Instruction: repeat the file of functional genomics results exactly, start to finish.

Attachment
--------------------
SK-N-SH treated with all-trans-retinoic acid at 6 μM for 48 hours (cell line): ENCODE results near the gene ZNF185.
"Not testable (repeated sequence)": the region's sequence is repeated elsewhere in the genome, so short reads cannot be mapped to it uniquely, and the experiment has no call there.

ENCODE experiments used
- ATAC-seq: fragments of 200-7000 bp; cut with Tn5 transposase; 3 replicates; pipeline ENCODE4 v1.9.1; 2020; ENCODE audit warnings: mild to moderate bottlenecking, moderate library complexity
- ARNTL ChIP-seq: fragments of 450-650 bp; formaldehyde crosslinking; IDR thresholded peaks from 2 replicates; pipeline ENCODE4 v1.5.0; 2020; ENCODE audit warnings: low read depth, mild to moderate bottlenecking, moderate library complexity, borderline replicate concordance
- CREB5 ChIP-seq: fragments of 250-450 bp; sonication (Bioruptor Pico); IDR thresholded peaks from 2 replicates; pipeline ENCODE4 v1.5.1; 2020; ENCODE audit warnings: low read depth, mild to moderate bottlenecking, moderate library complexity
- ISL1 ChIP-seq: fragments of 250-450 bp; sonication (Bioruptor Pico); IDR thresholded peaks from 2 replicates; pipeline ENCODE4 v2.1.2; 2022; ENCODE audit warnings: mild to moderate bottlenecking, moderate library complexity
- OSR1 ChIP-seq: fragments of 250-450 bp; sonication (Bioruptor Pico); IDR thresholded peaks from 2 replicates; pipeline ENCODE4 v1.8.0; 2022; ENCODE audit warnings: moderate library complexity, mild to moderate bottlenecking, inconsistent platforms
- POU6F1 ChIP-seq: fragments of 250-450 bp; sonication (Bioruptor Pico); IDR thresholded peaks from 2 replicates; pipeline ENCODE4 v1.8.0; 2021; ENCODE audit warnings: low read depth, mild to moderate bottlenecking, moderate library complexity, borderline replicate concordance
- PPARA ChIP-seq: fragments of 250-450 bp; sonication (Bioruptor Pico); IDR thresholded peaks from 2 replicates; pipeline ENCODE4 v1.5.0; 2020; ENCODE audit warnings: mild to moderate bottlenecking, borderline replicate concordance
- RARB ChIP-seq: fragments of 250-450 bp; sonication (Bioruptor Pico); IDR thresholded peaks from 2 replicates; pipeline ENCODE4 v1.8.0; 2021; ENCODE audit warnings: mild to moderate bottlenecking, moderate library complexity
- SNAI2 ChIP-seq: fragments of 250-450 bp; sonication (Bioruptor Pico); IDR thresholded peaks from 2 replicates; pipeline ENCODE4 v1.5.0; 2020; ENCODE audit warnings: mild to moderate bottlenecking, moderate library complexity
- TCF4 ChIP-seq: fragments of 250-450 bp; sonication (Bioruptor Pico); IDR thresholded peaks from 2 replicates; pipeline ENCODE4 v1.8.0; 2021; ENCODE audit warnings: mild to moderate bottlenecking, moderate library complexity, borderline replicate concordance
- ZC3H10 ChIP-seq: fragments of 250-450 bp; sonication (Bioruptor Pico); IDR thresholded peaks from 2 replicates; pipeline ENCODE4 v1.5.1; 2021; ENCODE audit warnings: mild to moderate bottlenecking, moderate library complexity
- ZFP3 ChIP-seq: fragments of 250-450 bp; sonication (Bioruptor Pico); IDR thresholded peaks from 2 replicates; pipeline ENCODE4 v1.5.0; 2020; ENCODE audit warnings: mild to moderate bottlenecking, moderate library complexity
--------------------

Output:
SK-N-SH treated with all-trans-retinoic acid at 6 μM for 48 hours (cell line): ENCODE results near the gene ZNF185.
"Not testable (repeated sequence)": the region's sequence is repeated elsewhere in the genome, so short reads cannot be mapped to it uniquely, and the experiment has no call there.

ENCODE experiments used
- ATAC-seq: fragments of 200-7000 bp; cut with Tn5 transposase; 3 replicates; pipeline ENCODE4 v1.9.1; 2020; ENCODE audit warnings: mild to moderate bottlenecking, moderate library complexity
- ARNTL ChIP-seq: fragments of 450-650 bp; formaldehyde crosslinking; IDR thresholded peaks from 2 replicates; pipeline ENCODE4 v1.5.0; 2020; ENCODE audit warnings: low read depth, mild to moderate bottlenecking, moderate library complexity, borderline replicate concordance
- CREB5 ChIP-seq: fragments of 250-450 bp; sonication (Bioruptor Pico); IDR thresholded peaks from 2 replicates; pipeline ENCODE4 v1.5.1; 2020; ENCODE audit warnings: low read depth, mild to moderate bottlenecking, moderate library complexity
- ISL1 ChIP-seq: fragments of 250-450 bp; sonication (Bioruptor Pico); IDR thresholded peaks from 2 replicates; pipeline ENCODE4 v2.1.2; 2022; ENCODE audit warnings: mild to moderate bottlenecking, moderate library complexity
- OSR1 ChIP-seq: fragments of 250-450 bp; sonication (Bioruptor Pico); IDR thresholded peaks from 2 replicates; pipeline ENCODE4 v1.8.0; 2022; ENCODE audit warnings: moderate library complexity, mild to moderate bottlenecking, inconsistent platforms
- POU6F1 ChIP-seq: fragments of 250-450 bp; sonication (Bioruptor Pico); IDR thresholded peaks from 2 replicates; pipeline ENCODE4 v1.8.0; 2021; ENCODE audit warnings: low read depth, mild to moderate bottlenecking, moderate library complexity, borderline replicate concordance
- PPARA ChIP-seq: fragments of 250-450 bp; sonication (Bioruptor Pico); IDR thresholded peaks from 2 replicates; pipeline ENCODE4 v1.5.0; 2020; ENCODE audit warnings: mild to moderate bottlenecking, borderline replicate concordance
- RARB ChIP-seq: fragments of 250-450 bp; sonication (Bioruptor Pico); IDR thresholded peaks from 2 replicates; pipeline ENCODE4 v1.8.0; 2021; ENCODE audit warnings: mild to moderate bottlenecking, moderate library complexity
- SNAI2 ChIP-seq: fragments of 250-450 bp; sonication (Bioruptor Pico); IDR thresholded peaks from 2 replicates; pipeline ENCODE4 v1.5.0; 2020; ENCODE audit warnings: mild to moderate bottlenecking, moderate library complexity
- TCF4 ChIP-seq: fragments of 250-450 bp; sonication (Bioruptor Pico); IDR thresholded peaks from 2 replicates; pipeline ENCODE4 v1.8.0; 2021; ENCODE audit warnings: mild to moderate bottlenecking, moderate library complexity, borderline replicate concordance
- ZC3H10 ChIP-seq: fragments of 250-450 bp; sonication (Bioruptor Pico); IDR thresholded peaks from 2 replicates; pipeline ENCODE4 v1.5.1; 2021; ENCODE audit warnings: mild to moderate bottlenecking, moderate library complexity
- ZFP3 ChIP-seq: fragments of 250-450 bp; sonication (Bioruptor Pico); IDR thresholded peaks from 2 replicates; pipeline ENCODE4 v1.5.0; 2020; ENCODE audit warnings: mild to moderate bottlenecking, moderate library complexity